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Letter: Comparing King to King

The Rev. Jim Krapf, Worthington

Iowa Representative Steve King is getting notoriety for this statement that “For every [undocumented immigrant eligible for the DREAM Act] who’s a valedictorian, there’s another 100 out there that weight 130 pounds and they’ve got calves the size of cantaloupes because they’re hauling 75 pounds of marijuana across the desert.”

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Rev. Dr. Martin Luther King, Jr., on this 50th anniversary of the March on Washington, is remembered for his statement: “I have a dream that one day this nation will rise up and live out the true meaning of its creed: ‘We hold these truths to be self-evident, that all men are created equal.’”

What contrast do you see between these two King quotes? I find the first motivated by fear and the later by hope.

Viewing the movie “The Butler” gave me further insight. Loosely based on the life of Eugene Allen, the fictional Cecil Gaines is depicted as a man who lived with fear. As a boy, he saw his father shot to death in the cotton field for looking at the white man who had just raped his wife. Cecil rose to the position of White House butler by submissively serving whites and never speaking his mind. His son, Louis, is beaten and jailed for demonstrating his mind as a civil rights protester. Because of his fears, Cecil tells this son to leave his house.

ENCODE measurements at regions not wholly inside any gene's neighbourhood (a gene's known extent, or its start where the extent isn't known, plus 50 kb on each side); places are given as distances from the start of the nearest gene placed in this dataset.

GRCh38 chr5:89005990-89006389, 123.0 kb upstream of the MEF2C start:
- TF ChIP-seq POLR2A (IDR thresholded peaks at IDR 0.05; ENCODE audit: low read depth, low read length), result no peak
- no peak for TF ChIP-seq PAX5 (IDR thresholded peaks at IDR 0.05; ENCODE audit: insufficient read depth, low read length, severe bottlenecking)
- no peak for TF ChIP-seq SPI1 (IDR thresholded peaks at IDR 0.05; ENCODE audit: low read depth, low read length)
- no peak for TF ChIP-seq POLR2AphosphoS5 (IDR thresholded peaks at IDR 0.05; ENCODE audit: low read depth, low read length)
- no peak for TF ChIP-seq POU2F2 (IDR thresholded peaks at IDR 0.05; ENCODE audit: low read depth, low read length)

A turning point comes when Cecil decides that he no longer wants to live with fear. He reconciles with his son. Together, they live the hope of Rev. King’s dream.

I wish that Rep. King’s fear could be dealt with so that others could be freed from the fear of not being able to provide for their families, from the fear of losing their lives crossing the border, from the fear of not continuing their education and entering a contributing career, and from the fear of their families being separated by deportation.

A turning point could come with comprehensive immigration reform that is fair enough to relieve fears. I would urge you to read the statement written by former Secretary of State Condoleezza Rice, former Secretary of Housing and Urban Development Henry Cisneros, and former Govs. Haley Barbour and Ed Rendell, who co-chair the Bipartisan Policy Center’s Immigration Task Force. ( They focus not on the dissensions, but on the agreements that point us to a way forward.

Take these steps and we could reduce fear and revive hope, and fulfill the dream we can live together.